How Baton Rouge arts organizations will continue performing this fall in a COVID-19 world


Opéra Louisiane

WHAT’S ONLINE: Artistic Director Michael Borowitz’s live chats on Facebook with guest artists from previous productions, dubbed “Maestro-tini.” There’s also an ongoing Facebook trivia series, and the organization has uploaded previous performances to its website for free. “It’s been a great way for patrons to feel like they are still connected,” says Sinella Aghasi, Opéra Louisiane’s associate director.

WHAT’S NEXT: Watch for more of the “Shifting Gears” performances, where masked opera singers belt out opera favorites in outdoor spaces. On Oct. 16, the company will stage a virtual production of The Barber of Seville, cast entirely through popular vote in an online fantasy draft in August. The “Lunch with Leanne” series returns in November with four virtual shows featuring singers from across the country and a Zoom meet-and-greet. In December, the holiday performance of Amahl and the Night Visitors returns, though details were still being ironed out at press time. operalouisiane.com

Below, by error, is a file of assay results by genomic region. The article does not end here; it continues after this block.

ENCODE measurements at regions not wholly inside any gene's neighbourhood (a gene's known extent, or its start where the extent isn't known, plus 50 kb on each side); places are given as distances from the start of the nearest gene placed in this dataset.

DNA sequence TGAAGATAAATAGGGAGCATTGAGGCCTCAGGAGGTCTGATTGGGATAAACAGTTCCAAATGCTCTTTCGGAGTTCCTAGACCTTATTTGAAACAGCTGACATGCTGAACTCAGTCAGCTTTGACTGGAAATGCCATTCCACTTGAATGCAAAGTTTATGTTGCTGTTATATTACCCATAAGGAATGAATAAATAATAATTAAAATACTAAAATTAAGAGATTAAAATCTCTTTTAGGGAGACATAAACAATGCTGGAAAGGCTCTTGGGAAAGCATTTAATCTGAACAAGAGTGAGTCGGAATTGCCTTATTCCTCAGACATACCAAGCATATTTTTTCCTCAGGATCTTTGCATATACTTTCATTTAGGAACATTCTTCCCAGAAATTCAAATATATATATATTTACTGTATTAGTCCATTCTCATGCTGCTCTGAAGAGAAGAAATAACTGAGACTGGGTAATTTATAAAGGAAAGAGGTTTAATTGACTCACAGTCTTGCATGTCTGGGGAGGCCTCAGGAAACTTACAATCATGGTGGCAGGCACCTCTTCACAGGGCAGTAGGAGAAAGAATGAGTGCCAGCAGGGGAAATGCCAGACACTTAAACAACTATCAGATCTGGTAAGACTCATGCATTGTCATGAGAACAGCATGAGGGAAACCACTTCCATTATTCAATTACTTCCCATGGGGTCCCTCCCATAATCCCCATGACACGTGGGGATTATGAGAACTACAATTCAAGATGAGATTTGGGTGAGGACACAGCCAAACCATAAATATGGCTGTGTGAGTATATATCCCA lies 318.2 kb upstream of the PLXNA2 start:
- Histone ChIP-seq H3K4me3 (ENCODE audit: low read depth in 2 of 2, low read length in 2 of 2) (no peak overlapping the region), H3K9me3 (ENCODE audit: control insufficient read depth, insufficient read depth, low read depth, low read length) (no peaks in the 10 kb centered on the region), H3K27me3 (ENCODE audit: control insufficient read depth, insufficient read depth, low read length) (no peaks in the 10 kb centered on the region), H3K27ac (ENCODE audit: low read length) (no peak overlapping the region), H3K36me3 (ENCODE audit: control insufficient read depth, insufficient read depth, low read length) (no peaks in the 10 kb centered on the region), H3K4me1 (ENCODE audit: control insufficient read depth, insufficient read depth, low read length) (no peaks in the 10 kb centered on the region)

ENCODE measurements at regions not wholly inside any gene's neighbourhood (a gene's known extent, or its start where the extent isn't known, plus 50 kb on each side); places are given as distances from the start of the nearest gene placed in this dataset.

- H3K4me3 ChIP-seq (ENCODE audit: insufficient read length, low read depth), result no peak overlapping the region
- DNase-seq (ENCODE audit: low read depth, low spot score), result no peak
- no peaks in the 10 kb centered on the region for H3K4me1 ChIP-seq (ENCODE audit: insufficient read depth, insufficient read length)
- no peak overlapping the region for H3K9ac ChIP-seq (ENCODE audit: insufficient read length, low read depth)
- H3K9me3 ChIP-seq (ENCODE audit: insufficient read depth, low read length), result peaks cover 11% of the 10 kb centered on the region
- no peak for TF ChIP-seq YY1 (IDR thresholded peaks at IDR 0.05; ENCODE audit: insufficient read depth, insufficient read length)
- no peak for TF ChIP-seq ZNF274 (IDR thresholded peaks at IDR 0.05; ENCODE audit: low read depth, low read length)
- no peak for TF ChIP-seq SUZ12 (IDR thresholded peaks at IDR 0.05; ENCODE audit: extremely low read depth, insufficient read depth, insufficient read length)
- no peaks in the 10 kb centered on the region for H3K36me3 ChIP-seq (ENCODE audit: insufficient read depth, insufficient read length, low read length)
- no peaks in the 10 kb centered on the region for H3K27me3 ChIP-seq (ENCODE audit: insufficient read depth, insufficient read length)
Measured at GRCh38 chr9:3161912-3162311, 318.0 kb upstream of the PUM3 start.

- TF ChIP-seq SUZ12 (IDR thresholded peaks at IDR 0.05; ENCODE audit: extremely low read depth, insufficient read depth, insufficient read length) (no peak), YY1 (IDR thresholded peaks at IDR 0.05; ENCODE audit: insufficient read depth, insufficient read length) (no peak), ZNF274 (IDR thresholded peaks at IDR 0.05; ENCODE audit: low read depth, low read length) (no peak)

Baton Rouge Ballet Theatre

WHAT’S ONLINE: A recorded performance of pieces from She Moves …, which was postponed this spring. Masked ballet dancers took the stage in July and performed the Suffragette-inspired pieces before empty seats at the Manship Theatre. It’s now available online for a small fee. “It was very important for us as an organization run by women to celebrate this,” says Co-artistic Director Molly Buchmann. “We wanted these new pieces that these choreographers and dancers put their hearts and souls into to be put on film.”